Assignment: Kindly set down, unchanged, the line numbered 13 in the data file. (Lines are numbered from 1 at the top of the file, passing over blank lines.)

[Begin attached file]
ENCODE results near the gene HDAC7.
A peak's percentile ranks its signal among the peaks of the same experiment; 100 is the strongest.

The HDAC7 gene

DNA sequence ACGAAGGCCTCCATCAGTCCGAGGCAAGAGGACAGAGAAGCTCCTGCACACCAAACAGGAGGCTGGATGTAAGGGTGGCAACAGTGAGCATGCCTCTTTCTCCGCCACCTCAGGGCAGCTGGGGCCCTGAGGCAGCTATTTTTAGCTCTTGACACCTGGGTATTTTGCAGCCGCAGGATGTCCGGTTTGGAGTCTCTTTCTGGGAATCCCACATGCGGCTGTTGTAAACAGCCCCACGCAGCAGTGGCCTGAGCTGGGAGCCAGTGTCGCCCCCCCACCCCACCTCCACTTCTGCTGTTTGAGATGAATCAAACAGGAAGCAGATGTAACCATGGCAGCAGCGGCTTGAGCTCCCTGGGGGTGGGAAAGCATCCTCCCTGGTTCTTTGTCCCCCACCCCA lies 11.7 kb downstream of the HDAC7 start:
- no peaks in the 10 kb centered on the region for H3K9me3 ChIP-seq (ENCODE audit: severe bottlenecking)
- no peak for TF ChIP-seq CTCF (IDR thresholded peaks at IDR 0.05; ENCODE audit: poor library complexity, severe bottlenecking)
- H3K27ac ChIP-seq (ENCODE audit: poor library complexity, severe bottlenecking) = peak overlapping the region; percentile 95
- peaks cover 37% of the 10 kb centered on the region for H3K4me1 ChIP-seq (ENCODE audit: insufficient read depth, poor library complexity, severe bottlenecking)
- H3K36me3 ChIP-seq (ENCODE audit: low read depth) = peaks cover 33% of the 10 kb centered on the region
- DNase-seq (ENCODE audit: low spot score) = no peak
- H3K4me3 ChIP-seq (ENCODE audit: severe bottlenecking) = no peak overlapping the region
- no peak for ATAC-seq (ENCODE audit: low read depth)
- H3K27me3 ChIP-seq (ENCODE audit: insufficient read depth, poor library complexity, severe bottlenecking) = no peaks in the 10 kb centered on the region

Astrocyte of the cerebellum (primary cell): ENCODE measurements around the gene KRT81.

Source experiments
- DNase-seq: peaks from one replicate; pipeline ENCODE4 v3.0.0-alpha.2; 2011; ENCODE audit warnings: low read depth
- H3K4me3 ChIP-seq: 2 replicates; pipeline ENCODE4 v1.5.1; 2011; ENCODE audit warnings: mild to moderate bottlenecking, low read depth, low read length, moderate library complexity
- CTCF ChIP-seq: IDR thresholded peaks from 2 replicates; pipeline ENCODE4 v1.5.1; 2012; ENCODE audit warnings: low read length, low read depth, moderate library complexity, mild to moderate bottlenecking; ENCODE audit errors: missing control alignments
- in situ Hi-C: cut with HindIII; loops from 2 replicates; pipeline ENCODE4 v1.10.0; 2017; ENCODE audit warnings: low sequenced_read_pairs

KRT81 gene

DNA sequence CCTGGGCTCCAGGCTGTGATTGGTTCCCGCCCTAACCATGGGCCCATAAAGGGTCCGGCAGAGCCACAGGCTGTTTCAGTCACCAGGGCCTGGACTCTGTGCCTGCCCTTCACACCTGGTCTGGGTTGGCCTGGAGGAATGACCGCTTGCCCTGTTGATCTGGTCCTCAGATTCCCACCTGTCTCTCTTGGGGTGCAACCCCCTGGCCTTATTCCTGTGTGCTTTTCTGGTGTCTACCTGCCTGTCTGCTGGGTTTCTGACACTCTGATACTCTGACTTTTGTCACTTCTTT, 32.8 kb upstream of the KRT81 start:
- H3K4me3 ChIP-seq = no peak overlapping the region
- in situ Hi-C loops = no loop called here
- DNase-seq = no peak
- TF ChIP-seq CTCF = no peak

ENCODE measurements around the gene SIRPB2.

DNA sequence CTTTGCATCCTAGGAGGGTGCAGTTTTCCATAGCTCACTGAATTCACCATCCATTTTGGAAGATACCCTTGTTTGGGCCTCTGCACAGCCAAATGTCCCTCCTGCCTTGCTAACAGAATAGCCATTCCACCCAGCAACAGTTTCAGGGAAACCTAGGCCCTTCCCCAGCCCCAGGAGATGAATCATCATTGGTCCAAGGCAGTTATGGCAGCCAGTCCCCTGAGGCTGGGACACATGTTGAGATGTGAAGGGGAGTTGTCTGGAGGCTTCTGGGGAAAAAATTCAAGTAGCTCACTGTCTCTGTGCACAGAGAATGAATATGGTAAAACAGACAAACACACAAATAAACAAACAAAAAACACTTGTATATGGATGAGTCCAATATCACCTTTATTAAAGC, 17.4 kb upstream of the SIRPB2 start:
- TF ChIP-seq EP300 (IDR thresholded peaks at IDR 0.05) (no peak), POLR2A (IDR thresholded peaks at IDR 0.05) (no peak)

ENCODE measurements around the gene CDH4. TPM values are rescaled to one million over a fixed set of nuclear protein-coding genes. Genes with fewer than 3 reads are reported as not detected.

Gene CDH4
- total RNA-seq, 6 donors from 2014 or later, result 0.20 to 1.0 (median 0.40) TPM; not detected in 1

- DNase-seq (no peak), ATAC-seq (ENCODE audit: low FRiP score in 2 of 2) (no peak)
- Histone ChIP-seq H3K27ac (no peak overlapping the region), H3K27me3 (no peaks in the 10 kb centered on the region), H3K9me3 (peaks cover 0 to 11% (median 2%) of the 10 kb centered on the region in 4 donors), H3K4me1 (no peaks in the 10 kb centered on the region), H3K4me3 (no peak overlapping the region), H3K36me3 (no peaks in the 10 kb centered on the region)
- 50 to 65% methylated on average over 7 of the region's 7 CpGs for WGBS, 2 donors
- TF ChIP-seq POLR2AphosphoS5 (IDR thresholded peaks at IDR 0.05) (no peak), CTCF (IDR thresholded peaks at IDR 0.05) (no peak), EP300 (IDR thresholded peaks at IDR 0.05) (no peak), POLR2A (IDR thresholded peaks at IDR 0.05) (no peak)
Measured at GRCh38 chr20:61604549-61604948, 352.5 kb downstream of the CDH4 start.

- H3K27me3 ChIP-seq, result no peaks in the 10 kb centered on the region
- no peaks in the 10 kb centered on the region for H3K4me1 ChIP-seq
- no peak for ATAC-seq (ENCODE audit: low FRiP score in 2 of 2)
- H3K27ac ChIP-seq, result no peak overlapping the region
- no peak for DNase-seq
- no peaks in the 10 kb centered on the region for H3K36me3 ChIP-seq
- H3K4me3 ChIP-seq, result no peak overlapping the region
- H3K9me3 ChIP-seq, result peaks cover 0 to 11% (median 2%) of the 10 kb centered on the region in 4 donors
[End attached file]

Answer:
- H3K27me3 ChIP-seq (ENCODE audit: insufficient read depth, poor library complexity, severe bottlenecking) = no peaks in the 10 kb centered on the region